“The key is not to prioritize what’s on your schedule, but to schedule your priorities.”—Stephen Covey

ANTIQUE seems to be closer to the heart of President Ferdinand “Bongbong” Marcos Jr. than Iloilo.

As a matter of fact, the upgrade of Antique airport, named after the late assassinated former governor Evelio “Beloy” Javier, a critic of the President’s late father, former President Marcos Sr., will reportedly commence this month with no less than President Marcos Jr. himself giving the green light during his recent visit in Antique.

The repair of the more sophisticated and more important Iloilo International Airport, on the other hand, will start in November, or four months after the upgrade in the Antique airport was scheduled to start.

Not only that.

The scraggy Antique airport, not operational for awhile due to lack of passengers from Manila to the capital municipality San Jose de Buenavista, pales in comparison to the Iloilo International Airport yet, its upgrade is reportedly estimated to cost some P500 million.

The budget for Iloilo International Airport’s repair?

P190 million, according to the Civil Aviation Authority of the Philippines (CAAP), which has established an accelerated timeframe for utilizing the allocated fund.


According to CAAP’s timeframe, the initiative plans to add two new escalators while replacing two existing ones, upgrade Flight Information Display Systems, a private automatic branch exchange system, fire detection and alarm systems, gang chairs, and one elevator to improve the passenger terminal building, and install three chillers for a total of P190 million.

The total amount in Iloilo airport is some P310 million shy of the total budget of P500 million appropriated for Antique airport.

If our mathematics is right, the disparity in the budget reflects the level of favoritism and, to some extent, politics that continue to bedevil the priorities of this administration in the infrastructure and tourism projects.

But, wait a minute. Didn’t Mr. Marcos Jr. lose both in Antique and Iloilo to former Vice President Leni Robredo in the 2022 presidential election?

Robredo drubbed Marcos Jr. in Antique 142,663 or 44.73 percent to 115,027 or 36.07 percent.

Marcos Jr.’s campaigner in Antique, Senator Loren Legarda, who topped the Antique senatorial contest with 231,832, failed to give Mr. Marcos Jr. a victory despite her influence and popularity as former Antique representative.

In Iloilo, the bailiwick of former senator Franklin “Frank” Drilon, Robredo steamrolled Marcos Jr. by 728,781 votes or 54.81 percent to 459,261 or 34.54 percent.


FIVE years ago during the oath-taking of newly elected local officials attended by then Supreme Court Associate Justice Francis Jardeleza and billionaire industrialist Enrique Razon, Iloilo Governor Arthur “Toto” Defensor Jr. vowed to serve the province of Iloilo based on “social justice” in a speech.

We expect the governor to give the Ilonggos an appraisal on how far has he gone in the implementation of “social justice” in Iloilo Province. Let’a hope his political marriage with President Marcos Jr. won’t ebb into “social injustice” for the Ilonggos.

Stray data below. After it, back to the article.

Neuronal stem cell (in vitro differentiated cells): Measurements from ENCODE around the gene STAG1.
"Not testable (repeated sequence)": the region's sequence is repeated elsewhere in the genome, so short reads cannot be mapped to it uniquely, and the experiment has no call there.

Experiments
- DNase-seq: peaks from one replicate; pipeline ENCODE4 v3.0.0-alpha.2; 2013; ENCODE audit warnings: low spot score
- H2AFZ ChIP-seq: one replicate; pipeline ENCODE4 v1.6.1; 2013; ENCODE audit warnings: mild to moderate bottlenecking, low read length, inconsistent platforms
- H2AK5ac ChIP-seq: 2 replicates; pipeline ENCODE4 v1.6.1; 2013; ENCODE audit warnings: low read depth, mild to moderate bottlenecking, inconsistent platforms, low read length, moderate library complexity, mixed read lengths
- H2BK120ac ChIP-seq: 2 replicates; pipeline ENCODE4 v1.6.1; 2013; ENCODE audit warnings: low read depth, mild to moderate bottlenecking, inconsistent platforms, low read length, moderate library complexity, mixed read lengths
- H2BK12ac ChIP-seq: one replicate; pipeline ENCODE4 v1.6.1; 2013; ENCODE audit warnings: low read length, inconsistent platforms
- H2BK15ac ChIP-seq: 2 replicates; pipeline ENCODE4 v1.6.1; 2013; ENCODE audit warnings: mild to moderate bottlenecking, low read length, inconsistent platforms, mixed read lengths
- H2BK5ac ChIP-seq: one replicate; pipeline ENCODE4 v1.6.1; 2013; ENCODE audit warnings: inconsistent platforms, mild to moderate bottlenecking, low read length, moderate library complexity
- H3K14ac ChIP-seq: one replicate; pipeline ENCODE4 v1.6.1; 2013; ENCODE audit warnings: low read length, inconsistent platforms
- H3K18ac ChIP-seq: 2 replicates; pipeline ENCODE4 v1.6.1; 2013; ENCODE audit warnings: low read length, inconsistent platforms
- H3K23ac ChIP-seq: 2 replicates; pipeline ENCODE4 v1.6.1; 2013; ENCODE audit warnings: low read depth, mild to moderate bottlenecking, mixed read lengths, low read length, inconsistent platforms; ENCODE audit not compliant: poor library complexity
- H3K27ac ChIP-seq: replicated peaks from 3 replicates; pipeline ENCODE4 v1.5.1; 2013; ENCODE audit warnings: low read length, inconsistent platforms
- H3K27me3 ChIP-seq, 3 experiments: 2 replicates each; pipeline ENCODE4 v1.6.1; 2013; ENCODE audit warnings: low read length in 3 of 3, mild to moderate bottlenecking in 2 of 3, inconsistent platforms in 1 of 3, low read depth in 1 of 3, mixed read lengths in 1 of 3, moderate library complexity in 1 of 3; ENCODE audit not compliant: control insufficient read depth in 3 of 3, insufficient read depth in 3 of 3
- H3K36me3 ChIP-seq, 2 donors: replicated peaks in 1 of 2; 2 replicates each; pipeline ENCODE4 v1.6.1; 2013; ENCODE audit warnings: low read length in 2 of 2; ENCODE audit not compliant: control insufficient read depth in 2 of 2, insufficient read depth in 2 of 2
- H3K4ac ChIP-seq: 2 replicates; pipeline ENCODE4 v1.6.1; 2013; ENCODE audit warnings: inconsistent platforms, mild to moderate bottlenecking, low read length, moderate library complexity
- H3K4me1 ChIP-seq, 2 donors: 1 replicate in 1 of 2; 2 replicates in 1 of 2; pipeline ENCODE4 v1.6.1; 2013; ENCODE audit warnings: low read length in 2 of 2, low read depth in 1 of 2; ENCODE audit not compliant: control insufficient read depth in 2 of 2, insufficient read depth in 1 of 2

Social justice is originally a Catholic term, first used about 1840 for a new kind of virtue (or habit) necessary for post-agrarian societies.

The term has been bent by secular “progressive” thinkers to mean uniform state distribution of society’s advantages and disadvantages. It is really the capacity to organize with others to accomplish ends that benefit the whole community.

According to the United Nations, “Social justice may be broadly understood as the fair and compassionate distribution of the fruits of economic growth.”

Social justice refers to a concept in which equity or justice is achieved in every aspect of society rather than in only some aspects or for some people.

A world organized around social justice principles affords individuals and groups fair treatment as well as an impartial share or distribution of the advantages and disadvantages within a society.

Formal definitions for social justice vary in wording, but there are commonalities among them. 1. Equal rights 2. Equal opportunity and 3. Equal treatment


(Ginsulat ni Ambassador Leo Tito L. Ausan, Jr. sa hapon sang ika-27 sang Hunyo 2024 sa Dhaka, Bangladesh.)


Sa tuman nga kahidlaw ko sa ginamos,

Sa pagpauli sa amon balay sa Iloilo, masami ako nagahangos,

Sa tuman nga pag dali kag puros-puros, pagsampot ko sa balay, sa pagginhawa ko, ako na ang ginakulabos,

Ano pa ang dughan ko daw sa kinumos,

Ang akon pamatyag, ako daw sa malumos,

Sa amon nga pag-kaon, ang isa ka pudyot nga ginamos,

Sa isa ka bandehado nga kan-on, akon ma-id-id nga ginakumos,

Agud paagi sa madasig nga  pag hamal kag dapal.

Ini magatap-ok, maga-talbo,  kag madasig ko nga maubos.

Kag matambalan sang dayon kag lubos ang kahidlaw ko sa ginamos,

Kag magapamusi-musi ako dayon, sa pamusod sang amon balay nayon sa ubos,

 Samtang sa akon napulo ka mga tudlo sa duha ko ka kamot, isa-isa nga nagatamos….

Ang akon kahidlaw sa ginamos,

Madasig lang mahim-os,

Kon makapauli ako sa Iloilo,

Kag sa kan-on sang ginamos makakumos,

Kag madasig nga madapal ang mga kan-on nga kinumos,

Kag sa akon mga tudlo ako makaisa-isa sang tamos, 

Ang akon nga mga nasambit  bastante na nga makapaumpaw,

Sa akon tawhanon nga kamanol kag sa ginamos kahidlaw,



ANG KAHIDLAW SA TANAN NGA BAGAY, NAGA DEPENDE LAMANG SA ATON, KON LUYAG TA GID MAN INI NGA TAMBALAN KAG BUL-NGON, May paagi nga mabudlay kag may yara man nga mahapos, ang Kahidlaw sa Ginamos, matambalan sa madasig nga paghamal, sang kan-on, nga sa ginamos kinumos,  kag sa aton mga tudlo isa-isa kita  nga makatamos!!

(The author, who is now based in New York City, used to be the editor of two daily newspapers in Iloilo.—Ed)